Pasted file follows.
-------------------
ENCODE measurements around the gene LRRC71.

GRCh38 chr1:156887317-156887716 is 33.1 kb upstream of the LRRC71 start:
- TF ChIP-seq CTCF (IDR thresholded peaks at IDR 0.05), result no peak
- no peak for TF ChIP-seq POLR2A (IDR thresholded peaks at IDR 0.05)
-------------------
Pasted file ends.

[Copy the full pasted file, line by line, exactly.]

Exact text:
ENCODE measurements around the gene LRRC71.

GRCh38 chr1:156887317-156887716 is 33.1 kb upstream of the LRRC71 start:
- TF ChIP-seq CTCF (IDR thresholded peaks at IDR 0.05), result no peak
- no peak for TF ChIP-seq POLR2A (IDR thresholded peaks at IDR 0.05)